There are essentially two ways to approach email deliverability:
- Working with the ISPs to send email that is wanted and expected by the recipients. (This also happens to be the type of email that ISPs want to put into their recipients’ Inboxes.)
- Working against the ISPs by using technical tricks to fool spam filters and deliver email that is unwanted and unexpected.
As you will see, both of these tracks are well travelled, but only one of these will get you anywhere in the long run. Let’s take a look at them both.
Working with the ISPs (wanted and expected email)
Along this track, the foundation of good email deliverability involves sending email that is:
wanted—meaning you offer something of value to the recipients, and
expected—meaning your recipients remember subscribing or remember their business relationship with your brand.
The ISPs don’t have a crystal ball that tells them if the recipients wanted or expected the email. But they have something better: statistical information on how tens of thousands of their users interacted with your email. The most important pieces of information that the ISPs use are the complaint rate and the engagement rate of the email. In addition to the complaint and engagement information, ISPs also look at the content of the message to try to discern if it is spam or not. Some keywords or language in email can contribute to spam filtering.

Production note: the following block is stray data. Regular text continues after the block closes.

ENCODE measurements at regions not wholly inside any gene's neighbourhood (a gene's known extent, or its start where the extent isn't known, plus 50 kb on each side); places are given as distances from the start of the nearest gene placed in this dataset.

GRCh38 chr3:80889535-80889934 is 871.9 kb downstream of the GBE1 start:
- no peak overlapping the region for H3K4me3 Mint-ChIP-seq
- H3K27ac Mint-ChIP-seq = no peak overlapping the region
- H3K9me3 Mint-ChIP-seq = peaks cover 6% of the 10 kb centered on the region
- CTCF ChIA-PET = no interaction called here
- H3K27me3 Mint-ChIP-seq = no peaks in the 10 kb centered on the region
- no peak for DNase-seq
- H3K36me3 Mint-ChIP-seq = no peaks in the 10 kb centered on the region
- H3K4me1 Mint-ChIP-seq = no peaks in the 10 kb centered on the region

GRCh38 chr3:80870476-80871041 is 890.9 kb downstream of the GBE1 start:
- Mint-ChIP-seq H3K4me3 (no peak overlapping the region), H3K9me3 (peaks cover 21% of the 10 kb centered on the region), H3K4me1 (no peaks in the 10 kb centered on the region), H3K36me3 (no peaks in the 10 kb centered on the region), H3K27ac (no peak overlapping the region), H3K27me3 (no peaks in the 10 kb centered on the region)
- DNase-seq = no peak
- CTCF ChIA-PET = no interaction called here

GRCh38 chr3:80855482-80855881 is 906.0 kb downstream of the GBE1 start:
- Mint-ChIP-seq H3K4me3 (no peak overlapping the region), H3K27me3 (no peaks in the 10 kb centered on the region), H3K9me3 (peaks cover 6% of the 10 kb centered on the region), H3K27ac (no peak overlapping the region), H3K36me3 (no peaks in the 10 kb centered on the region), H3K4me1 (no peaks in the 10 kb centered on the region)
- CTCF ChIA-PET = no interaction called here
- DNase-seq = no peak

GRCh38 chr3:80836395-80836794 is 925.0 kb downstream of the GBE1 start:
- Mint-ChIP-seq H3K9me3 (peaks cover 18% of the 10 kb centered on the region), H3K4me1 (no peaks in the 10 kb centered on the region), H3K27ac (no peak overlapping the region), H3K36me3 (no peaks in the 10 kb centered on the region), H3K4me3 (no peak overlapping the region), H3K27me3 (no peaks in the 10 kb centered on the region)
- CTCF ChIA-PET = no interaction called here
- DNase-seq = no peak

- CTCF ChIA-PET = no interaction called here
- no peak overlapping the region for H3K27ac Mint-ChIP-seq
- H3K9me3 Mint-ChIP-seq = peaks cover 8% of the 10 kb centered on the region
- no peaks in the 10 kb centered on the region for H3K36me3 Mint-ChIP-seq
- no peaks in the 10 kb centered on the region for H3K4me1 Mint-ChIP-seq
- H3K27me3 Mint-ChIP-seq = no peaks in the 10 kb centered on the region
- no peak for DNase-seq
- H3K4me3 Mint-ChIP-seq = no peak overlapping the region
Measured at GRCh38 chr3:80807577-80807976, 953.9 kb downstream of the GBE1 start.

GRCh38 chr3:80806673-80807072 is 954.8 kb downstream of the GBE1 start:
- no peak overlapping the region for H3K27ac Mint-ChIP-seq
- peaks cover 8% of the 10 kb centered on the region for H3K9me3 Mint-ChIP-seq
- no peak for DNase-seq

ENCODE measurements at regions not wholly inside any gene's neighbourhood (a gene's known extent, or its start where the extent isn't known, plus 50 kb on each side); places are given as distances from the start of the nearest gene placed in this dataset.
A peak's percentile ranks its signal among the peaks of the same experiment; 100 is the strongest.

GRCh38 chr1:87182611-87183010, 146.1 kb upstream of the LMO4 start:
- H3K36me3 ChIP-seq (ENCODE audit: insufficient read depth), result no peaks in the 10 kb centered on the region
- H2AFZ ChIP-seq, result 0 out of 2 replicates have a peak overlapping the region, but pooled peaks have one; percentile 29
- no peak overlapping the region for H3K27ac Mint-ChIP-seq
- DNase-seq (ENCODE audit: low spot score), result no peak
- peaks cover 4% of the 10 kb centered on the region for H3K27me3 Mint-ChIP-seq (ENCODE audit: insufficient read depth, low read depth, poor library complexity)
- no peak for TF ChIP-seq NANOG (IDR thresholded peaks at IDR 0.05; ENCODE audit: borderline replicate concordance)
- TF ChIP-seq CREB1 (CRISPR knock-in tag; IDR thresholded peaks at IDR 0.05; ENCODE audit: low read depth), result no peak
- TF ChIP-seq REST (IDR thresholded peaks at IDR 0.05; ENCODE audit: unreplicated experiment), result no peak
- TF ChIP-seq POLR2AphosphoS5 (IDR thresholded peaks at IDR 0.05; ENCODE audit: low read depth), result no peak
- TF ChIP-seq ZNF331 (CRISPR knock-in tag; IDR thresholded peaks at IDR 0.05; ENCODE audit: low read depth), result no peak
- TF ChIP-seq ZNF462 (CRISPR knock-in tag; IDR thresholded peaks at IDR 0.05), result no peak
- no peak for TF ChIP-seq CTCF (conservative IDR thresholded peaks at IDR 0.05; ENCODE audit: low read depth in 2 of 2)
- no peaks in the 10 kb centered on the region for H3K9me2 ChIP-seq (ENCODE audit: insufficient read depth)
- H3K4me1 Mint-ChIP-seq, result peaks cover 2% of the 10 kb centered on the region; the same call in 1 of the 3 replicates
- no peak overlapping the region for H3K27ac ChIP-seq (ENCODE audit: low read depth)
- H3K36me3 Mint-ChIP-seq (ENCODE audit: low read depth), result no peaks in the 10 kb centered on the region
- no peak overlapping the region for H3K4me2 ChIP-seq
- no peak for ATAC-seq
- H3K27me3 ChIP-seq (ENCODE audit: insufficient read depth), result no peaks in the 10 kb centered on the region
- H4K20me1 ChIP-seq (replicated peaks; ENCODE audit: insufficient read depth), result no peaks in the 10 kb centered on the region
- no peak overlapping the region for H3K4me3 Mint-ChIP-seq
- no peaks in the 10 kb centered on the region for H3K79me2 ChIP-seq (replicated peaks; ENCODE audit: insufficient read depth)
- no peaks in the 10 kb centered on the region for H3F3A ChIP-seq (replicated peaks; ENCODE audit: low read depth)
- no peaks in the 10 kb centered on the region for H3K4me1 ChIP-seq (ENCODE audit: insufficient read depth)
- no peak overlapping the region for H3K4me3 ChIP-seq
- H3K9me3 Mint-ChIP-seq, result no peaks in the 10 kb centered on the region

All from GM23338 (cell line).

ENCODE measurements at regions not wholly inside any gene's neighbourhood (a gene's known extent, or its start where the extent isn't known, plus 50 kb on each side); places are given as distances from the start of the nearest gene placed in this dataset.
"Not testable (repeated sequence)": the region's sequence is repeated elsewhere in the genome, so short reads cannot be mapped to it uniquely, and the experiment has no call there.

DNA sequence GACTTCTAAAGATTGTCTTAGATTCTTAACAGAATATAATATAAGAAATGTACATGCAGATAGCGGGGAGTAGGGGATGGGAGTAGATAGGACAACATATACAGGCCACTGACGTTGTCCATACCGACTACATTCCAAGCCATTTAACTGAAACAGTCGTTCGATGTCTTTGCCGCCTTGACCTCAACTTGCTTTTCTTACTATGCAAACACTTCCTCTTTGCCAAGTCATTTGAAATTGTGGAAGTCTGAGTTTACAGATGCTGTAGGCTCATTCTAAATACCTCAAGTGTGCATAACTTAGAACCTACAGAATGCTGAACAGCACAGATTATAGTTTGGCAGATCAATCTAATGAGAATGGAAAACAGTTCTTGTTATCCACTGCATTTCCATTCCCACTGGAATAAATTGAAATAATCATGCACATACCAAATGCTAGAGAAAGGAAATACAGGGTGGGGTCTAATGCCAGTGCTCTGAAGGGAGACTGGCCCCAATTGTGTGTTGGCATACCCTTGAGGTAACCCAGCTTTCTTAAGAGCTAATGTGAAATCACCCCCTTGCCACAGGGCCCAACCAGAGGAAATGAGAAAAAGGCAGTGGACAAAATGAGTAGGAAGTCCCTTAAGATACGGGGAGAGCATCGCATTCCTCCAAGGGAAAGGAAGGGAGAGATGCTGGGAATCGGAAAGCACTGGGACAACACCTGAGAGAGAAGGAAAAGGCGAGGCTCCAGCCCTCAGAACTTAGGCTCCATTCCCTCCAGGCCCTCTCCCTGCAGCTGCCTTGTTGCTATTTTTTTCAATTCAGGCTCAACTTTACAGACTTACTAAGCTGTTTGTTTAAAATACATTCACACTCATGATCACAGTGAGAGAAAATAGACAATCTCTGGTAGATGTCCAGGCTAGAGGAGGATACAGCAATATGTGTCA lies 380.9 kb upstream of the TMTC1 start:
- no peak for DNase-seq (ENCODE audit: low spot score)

Working against the ISPs (gaming the system)
Track two is surprisingly easy to end up on. If you’re an email sender that is generating high complaints or low engagement because of unwanted or unexpected email, and ISPs start penalizing you by filtering your email, there are two ways you can react:
You can examine your email program, figure out what is causing complaints or spam-trap hits, and then work to only send email that is wanted and expected. This is working with the ISPs, or running along track one.
Or, you can avoid addressing the root causes of high complaints or low engagement, and instead focus on employing shady technical tricks. For example, using lots of IP addresses to avoid scrutiny, changing domain names, or putting the entire email content in an image to avoid content filters. This is track two, the path to the dark side.